[00:20:10] Rachaele: Hey, one of the, the first article I ever wrote was How dentists can affect the chronic Disease Epidemic. And that was one of my major points is that we have a captive audience, 30, 40 minutes. To be able to show that you're not getting that in the doctor's office these days, it's, it's unfortunate, but we're, healthcare has moved so much into a business.

[00:20:28] Rachaele: That we've lost that relationship. Whereas as dentists, we still can, can maintain. I mean, it's getting harder and harder with all these DSOs coming in and we're, dentistry is kind of going that same way. So, again, the more we can do to educate, the population, we can, , have them be their, their own advocate. 

[00:20:48] Rachaele: tell me a little bit we talked about root canals a little bit and some biologic dentists say, oh, absolutely every root canal is terrible. I know I don't necessarily feel that way. I think you don't [00:21:00] necessarily feel that way. So, there's a lot of confusion.

[00:21:01] Rachaele: What is your opinion on root canals? Are they good? Are they bad? Should we take 'em out? Should we not.

[00:21:10] Griffin: It's a great question and I want to give it an answer and I know you and I are on the same page on this I'm not one of those dentists who say that all root canals will kill you and you should get 'em all out. But I do qualify that with this, if you're getting a root canal done with all the traditional methods where they might use files, x-rays along the way.

[00:21:28] Griffin: They use the sodium hypochlorite. I can tell you this, I can guarantee this. You're only cleaning about 70% of that tooth down, so they're leaving about a third of microbes. and all kinds of nonsense usually at the tips of the roots but somewhere within that tooth And you probably shared this with, with your patients in the past, a, a single human tooth has about three miles of dentin tubules. So no matter what they do, I don't care if they say, oh, I've got this special rotary system and I, it doesn't matter. You're not gonna get more than 70% of the tooth removed. Now that being said, I did [00:22:00] this in my practice. I'm sure you do. Everybody is individuals, right And and we treat 'em all differently So if I have a patient come in and they're super healthy there's no autoimmune issues going on and they have a great diet and all these great things, and we do a scan, a CBCT scan, and we're looking at, let's say a root canal that they already. And it looks solid. I mean, the to create on a ligament, solid bone, I'm hard pressed to tell them that that's causing them problems. Go pull that tooth. I mean, I just, how do you prove that? So, but on the other hand, if somebody is immune compromised or has cancer or whatever, they may be a really good candidate to, to not do root canals or get the existing ones out.

[00:22:38] Griffin: I don't for them to decide I'll never support them either way I will say this there is an endodontist in California Val Cantor you probably know her She is really probably the most cutting edge endodontist that I know of in the country. And she's working with UCLA and she's working with other great practitioners. And she has come up with a method that gets 99% of the tooth clean. [00:23:00] It's probably closer to a hundred, but she's being fair. 99% been tested. They look at these tooth after they pull 'em out, everything. And what's neat? if you're gonna get a root canal done, and I hate to say this because it's gonna limit your options. You have to get it done only one way. And that is they have to use the light walker laser or the Gentle Wave, which is an ultrasonic system. They have to use ozone period, and they have to do the system in a certain way, which Val Cancer teaches and I actually have access to her. How she does it. And I teach that in my ozone courses, by the way. if you can find an endodontist or even maybe even a general dentist who's extremely skilled, who utilizes both ozone and either the light walker laser or the general wave, you've got a really good shot of getting a truly clean teeth, I mean, a biologic result. So to say that, they'll always say, well, it's dead.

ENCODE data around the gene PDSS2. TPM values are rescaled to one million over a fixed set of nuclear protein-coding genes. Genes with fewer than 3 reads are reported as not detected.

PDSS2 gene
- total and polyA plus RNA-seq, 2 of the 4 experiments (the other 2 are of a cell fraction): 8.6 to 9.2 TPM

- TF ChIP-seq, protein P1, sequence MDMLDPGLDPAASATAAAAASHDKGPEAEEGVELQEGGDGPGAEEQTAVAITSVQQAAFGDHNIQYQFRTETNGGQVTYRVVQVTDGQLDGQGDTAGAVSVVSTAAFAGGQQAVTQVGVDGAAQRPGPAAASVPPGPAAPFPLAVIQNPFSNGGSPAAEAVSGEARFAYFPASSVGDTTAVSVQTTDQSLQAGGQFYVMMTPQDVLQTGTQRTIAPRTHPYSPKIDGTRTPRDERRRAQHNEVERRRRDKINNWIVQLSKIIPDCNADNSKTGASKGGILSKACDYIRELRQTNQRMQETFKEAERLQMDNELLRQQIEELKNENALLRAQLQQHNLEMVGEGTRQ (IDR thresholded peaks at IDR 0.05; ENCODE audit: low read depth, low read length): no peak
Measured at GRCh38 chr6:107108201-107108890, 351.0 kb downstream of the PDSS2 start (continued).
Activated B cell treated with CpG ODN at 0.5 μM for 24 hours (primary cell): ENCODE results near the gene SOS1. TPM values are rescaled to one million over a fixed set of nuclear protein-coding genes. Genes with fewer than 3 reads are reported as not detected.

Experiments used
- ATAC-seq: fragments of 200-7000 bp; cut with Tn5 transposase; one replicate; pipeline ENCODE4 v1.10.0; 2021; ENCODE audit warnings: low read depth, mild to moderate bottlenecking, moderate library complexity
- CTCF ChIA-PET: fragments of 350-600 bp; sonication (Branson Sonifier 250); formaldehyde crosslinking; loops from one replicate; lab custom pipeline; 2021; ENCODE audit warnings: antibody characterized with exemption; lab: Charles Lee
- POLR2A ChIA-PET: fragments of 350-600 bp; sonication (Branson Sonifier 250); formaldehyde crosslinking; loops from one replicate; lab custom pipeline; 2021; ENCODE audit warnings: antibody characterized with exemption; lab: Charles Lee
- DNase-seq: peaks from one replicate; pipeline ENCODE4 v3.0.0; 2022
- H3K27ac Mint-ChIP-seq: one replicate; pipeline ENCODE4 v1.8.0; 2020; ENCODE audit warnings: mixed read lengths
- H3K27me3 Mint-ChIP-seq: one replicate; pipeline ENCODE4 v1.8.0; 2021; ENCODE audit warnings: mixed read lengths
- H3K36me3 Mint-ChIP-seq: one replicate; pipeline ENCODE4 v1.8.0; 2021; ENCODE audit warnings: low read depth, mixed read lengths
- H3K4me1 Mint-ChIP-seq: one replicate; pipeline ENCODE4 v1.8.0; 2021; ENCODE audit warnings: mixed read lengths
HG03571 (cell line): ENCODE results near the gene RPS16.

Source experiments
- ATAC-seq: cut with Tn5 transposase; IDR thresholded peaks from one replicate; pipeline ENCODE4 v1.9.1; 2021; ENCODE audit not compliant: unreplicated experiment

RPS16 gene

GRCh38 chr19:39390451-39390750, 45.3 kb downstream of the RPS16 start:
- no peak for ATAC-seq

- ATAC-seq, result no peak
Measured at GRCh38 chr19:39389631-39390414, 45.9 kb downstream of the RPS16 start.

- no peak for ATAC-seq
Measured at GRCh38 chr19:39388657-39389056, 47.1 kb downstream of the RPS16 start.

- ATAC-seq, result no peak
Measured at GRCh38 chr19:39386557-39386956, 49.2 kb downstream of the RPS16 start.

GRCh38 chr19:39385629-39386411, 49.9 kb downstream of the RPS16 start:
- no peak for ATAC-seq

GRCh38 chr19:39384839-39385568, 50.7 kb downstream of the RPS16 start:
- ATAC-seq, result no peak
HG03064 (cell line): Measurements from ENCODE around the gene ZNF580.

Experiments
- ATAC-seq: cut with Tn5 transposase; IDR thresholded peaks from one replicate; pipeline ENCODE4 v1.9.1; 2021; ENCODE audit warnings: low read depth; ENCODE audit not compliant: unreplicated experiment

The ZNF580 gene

[00:23:50] Griffin: Who cares, Griffin, it's still dead. You could say your nails are dead too. You could say there's lots of things I would argue and say that's not true because the, [00:24:00] the actual supporting tissues are still feeding that area. There's still a blood supply around the tooth. Maybe not to the tooth itself, there's still tissue and live vital things around that too So I don't like the argument that it's dead. it's non-vital for sure, but I don't like the argument that it's dead. And again, everybody's different. that I don't like when you know I I teach this I exact course at our fundamentals at the IAOM and I always say keep your confirmation bias to yourself Okay Just be there for them. Educate them, tell them everything, but keep your bias to yourself and let them make the choice.